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46 GLOBAL NUCLEAR DETECTION 4.3.1  Customer and Application of Metrics The application for the notional example was primarily performance based (for U.S. security). The customers would be GNDA partner agen- cies, Congress, and the White House. None of the notional metrics were developed purely for management; however, one such metric would be “the percent of existing nuclear detection capabilities currently integrated into a model.” 4.3.2  Clear Connection to Consequences and Options As discussed in Section 3.1, the most important criteria for metrics are that they be outcome-based and broadly focused. Figure 4-2 is the “scope- versus-type” matrix (introduced in Chapter 3) and is used here to analyze the notional metrics from Table 4-1. This set of metrics is grouped toward the upper-right corner of the ma- trix which is the desirable region in this exercise. However, it is noteworthy that not all of the notional metrics are in the far upper-right corner box. In developing metrics, they will not always meet both criteria. Similar analy- ses can be conducted on the goals and objectives to illustrate that they are predominantly outcome-based and broadly-scoped. Consideration of the desirable characteristics of a metric (transparent, quantitative, reproducible, and verifiable) would show that not all of the notional metrics meet all of the characteristics. The matrices and the list of characteristics are tools that FIGURE 4-2  A scope-versus-type matrix for the notional metrics from Table 4-1. The notional metrics have been categorized by type (input, process, output, and outcome) and scope (architecture, layer, resources/assets/capabilities).

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A NOTIONAL STRATEGIC PLANNING EXAMPLE WITH METRICS 47 may be used to guide future metric development—not all metrics will meet all of the criteria but striving to meet them will produce metrics that are more likely to be useful for assessing GNDA effectiveness. 4.4 RECOMMENDATION RECOMMENDATION 1.1: When DNDO and the GNDA partner agen- cies next update the GNDA Strategic Plan, the committee recommends that they take the following steps: 1. Generate a vision statement.  Without a clear, interagency-supported idea of the long-term goal of the GNDA, it is difficult to measure progress toward achieving it. 2. Simplify the plan.  Limit the strategic plan’s hierarchy to vision, mission, goals, and ob- jectives; the goals and objectives should be outcome-based and they should clearly describe the desired results and how they are directly related to the mission and vision of the GNDA. 3. Consider the broader nuclear counterterrorism problem before focusing on “detection.”  strategic plan developed by solely focusing on deterrence, detection, A and reporting mission may not fully consider the activities that take place at the mission interfaces. Therefore, a broader perspective is needed to initially determine strategic goals and objectives before they are limited to those within the scope of the GNDA. 4. Determine the goals and objectives by focusing on the mission.  not limit the plan’s goals and objectives by focusing on what can Do be easily measured or by what data are by readily available. Some im- portant objectives may not lend themselves to direct measurement but they should not be excluded from the plan for that reason. 5. Use proxies when direct metrics are not available.  The metrics developed directly against outcome-based objectives will more readily be outcome-based and focused on measuring the full architecture. However, it is not always possible to develop metrics that meet these criteria. In those cases, proxies (i.e., indirect metrics which are frequently output- or process-based, such as the number of deployed detectors) can provide useful information as long as they can be directly linked to the objectives. Furthermore, in the absence of a GNDA design document, the com- mittee suggests that the strategic plan clearly describes the GNDA’s design goals and how it enhances the otherwise disparate detection activities of GNDA partner agencies.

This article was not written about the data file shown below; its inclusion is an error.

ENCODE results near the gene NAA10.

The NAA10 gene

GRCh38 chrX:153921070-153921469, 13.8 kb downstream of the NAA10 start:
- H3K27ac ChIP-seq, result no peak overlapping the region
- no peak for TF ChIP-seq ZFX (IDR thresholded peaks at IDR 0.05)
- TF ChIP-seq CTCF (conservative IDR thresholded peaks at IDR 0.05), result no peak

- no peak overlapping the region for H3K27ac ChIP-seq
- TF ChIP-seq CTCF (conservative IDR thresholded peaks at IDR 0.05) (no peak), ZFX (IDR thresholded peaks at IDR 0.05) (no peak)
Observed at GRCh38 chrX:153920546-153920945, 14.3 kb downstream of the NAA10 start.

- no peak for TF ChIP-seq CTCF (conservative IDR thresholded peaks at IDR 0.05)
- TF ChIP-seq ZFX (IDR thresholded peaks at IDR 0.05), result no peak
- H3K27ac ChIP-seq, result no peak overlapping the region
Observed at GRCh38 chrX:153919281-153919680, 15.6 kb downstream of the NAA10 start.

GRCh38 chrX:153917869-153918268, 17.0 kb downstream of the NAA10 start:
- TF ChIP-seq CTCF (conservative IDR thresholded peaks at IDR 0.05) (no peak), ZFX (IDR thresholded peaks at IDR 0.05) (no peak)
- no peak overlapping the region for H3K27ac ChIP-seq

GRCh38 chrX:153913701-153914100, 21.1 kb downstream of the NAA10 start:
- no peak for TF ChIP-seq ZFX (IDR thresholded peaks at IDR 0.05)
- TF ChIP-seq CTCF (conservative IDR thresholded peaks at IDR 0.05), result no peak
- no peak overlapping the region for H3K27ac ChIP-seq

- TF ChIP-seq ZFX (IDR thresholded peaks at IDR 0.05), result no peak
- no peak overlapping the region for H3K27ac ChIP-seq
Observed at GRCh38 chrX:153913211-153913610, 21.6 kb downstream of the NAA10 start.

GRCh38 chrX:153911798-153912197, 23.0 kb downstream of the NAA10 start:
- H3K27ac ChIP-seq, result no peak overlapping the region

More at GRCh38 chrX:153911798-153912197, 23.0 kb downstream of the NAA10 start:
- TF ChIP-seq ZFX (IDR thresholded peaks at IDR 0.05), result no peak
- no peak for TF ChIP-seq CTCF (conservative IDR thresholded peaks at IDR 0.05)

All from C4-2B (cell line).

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48 GLOBAL NUCLEAR DETECTION The findings and recommendations related to improved strategic plan- ning efforts are general. They do not require or exclude specific types of planning (e.g., a capabilities-based planning). Therefore, the advice pro- vided should be applicable regardless of the specific planning approach that the GNDA partners may decide to adopt should they proceed with implementation of the recommendations within this report. Finally, the committee recognizes that significant organizational chal- lenges exist that may impact the implementation of Recommendation 1.1—many of which are beyond DNDO’s control. The committee did not investigate this topic further than the general observations made in Section 2.3.